Enabling Flexibility for Scoping Decisions in Software Development: A Case Study
Independent thesis Advanced level (degree of Master (Two Years))Student thesis
Context. Flexibility in requirements management allows organizations to react quickly to changes in market demand. Organizations rely primarily on different documents to track projects, which are inefficient at maintaining traceability between requirements and other development artifacts. Finding a model to structure change impact analysis and change propagation is needed. Objectives. First, this thesis studies the current practice for enabling flexibility of scoping decisions. Second it evaluates the identified flexibility enablers – requirements centralization, requirements abstraction, and requirements grouping – in an industry context. The current practice is then contrasted with these flexibility enablers. Methods. To understand current practice, a case study was performed in industry. Data collection relied on interviews and document and repository observations, and grounded theory was used to analyze it. A solution containing the flexibility enablers was developed and evaluated at the organization where feedback on the tool was received. Results. The practitioners followed a strategy to handle changes in requirements where the impact analysis and decision making process were the most critical. Several challenges were identified which hindered flexibility for scoping decision. As a consequence, the studied project suffered from delay and budget overrun. The three presented enablers supported flexibility in decision making. The flexibility enablers facilitated decision making by providing a single, linked, consistent, and versioned set of requirements of multiple abstraction levels. Traceability between requirements was maintained which allowed propagation of changes between requirements. The multiple abstraction levels allowed for targeted viewing of the requirements based on role. Grouping requirements with implementation proposals provided traceability between the requirements and the design, which further helped change propagation. Conclusions. Although the studied organization followed standard procedures such as Change Control Boards (CCB) and change impact analysis (CIA) to enabling flexible decision making, they did not adopt any of the methods provided in recent studies. Additionally, the organization still depended on documentation to capture requirements and counted on their tacit knowledge to analyze the impact of changes. This hindered flexibility for scoping decision. Traceability as a strong point of centralization was aligned with previous studies in enabling flexibility while the family feature was a concept with no previous empirical evidence. We also proved that abstraction enabled flexibility, which has not been discussed in any previous studies. Similarly, we found no empirical evidence related to requirement grouping based on implementation proposals in enabling flexibility in decision making. Although the three enablers supported flexibility for scoping decision, the practitioners still had to invest a certain amount of manual work to benefit from them, since the tool did not handle everything automatically.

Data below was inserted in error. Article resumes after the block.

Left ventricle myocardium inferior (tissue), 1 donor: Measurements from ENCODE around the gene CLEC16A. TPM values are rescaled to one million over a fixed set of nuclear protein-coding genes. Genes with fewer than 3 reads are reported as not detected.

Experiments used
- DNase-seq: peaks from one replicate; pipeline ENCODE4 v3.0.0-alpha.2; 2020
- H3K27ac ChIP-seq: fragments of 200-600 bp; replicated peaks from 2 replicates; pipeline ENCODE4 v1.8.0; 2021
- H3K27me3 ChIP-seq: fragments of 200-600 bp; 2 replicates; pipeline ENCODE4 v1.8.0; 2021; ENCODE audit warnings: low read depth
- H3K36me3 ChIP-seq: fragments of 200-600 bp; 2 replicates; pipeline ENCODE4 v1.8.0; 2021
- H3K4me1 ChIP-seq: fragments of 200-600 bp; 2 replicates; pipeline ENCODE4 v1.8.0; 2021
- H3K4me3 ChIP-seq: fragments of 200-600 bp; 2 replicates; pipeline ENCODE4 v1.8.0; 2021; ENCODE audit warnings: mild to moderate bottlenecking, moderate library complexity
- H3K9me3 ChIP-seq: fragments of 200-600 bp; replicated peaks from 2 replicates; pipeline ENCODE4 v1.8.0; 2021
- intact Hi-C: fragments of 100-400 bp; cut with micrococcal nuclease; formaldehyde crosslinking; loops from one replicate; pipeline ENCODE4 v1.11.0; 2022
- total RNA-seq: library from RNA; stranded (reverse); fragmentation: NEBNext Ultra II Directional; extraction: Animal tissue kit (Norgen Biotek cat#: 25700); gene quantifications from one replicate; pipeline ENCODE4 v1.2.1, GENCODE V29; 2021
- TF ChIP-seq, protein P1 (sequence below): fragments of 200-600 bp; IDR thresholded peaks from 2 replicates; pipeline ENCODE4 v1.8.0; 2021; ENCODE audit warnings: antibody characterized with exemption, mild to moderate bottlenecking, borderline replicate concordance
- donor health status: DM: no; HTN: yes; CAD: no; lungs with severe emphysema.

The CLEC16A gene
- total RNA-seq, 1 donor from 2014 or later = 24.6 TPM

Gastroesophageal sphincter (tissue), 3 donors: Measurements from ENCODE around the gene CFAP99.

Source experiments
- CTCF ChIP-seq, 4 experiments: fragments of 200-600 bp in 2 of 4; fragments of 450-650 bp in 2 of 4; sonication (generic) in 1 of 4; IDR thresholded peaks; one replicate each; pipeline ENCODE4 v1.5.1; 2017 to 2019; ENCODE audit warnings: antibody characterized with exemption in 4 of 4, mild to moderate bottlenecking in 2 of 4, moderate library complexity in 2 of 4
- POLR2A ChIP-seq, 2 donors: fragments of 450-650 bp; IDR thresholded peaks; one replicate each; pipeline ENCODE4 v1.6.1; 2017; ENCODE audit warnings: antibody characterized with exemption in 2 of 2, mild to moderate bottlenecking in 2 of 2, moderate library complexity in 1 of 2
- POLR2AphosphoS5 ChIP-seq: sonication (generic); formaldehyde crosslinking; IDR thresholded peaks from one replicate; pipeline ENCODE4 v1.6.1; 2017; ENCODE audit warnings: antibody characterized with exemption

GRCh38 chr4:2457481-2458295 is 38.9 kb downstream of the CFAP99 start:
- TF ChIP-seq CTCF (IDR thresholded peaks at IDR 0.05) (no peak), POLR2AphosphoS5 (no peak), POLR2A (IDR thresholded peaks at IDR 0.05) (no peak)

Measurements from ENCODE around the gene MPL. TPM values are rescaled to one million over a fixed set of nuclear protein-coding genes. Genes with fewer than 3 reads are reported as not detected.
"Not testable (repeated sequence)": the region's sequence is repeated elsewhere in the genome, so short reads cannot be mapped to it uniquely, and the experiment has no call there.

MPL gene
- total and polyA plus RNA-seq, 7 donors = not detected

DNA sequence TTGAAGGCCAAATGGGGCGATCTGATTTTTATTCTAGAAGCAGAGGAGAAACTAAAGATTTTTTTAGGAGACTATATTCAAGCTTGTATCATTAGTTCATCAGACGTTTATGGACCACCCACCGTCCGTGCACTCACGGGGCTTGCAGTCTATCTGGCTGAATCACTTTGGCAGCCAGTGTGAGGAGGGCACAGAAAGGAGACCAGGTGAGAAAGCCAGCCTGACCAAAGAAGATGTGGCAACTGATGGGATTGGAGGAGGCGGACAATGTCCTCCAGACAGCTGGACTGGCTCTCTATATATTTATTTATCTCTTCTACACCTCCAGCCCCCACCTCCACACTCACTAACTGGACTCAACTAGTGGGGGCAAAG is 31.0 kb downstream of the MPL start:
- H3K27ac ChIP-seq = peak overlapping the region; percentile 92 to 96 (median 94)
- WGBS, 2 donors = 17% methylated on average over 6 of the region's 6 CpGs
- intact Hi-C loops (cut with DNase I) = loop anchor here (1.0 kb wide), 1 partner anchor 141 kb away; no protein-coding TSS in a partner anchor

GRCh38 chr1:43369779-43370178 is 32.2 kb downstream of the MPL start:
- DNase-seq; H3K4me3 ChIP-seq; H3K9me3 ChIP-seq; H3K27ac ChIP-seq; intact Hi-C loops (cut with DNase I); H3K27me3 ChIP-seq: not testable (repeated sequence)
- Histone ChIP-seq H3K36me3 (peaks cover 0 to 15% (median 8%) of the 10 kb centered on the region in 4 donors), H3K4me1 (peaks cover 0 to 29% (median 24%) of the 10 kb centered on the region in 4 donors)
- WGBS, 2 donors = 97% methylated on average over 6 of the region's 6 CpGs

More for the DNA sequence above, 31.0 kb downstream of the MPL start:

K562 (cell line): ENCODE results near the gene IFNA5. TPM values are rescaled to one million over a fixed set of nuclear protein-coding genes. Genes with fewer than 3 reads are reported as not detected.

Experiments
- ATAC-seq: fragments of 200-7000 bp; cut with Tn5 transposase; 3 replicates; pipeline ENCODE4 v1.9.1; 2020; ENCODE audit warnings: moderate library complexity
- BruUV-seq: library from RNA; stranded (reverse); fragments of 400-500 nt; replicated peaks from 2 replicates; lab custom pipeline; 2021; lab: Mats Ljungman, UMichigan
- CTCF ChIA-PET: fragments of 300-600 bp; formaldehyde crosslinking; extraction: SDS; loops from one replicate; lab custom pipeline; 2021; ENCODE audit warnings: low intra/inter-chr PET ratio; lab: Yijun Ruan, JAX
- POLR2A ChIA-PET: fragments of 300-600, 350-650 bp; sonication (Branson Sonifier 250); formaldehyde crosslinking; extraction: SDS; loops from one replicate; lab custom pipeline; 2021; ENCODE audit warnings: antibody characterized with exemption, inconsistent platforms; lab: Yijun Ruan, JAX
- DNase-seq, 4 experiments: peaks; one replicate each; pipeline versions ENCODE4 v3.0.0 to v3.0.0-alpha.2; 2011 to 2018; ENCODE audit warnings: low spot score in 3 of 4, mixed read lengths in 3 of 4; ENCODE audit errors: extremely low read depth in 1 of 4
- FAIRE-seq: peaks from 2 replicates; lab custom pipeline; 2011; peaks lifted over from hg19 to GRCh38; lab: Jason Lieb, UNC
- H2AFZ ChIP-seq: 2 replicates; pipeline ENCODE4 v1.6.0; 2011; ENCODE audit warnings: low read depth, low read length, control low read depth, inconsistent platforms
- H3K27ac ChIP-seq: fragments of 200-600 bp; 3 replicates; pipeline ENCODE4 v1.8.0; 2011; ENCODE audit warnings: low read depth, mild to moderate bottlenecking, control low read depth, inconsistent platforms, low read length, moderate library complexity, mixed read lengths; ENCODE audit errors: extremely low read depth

Place, publisher, year, edition, pages
2013. , 59 p.
Requirements Change Handling, Flexibility for Scoping Decision, Flexibility Enablers
IdentifiersURN: urn:nbn:se:bth-3661Local ID: oai:bth.se:arkivex47A56E0CDFAA5944C1257C14003A4A66OAI: oai:DiVA.org:bth-3661DiVA: diva2:830972
Fricker, Dr. Samuel A.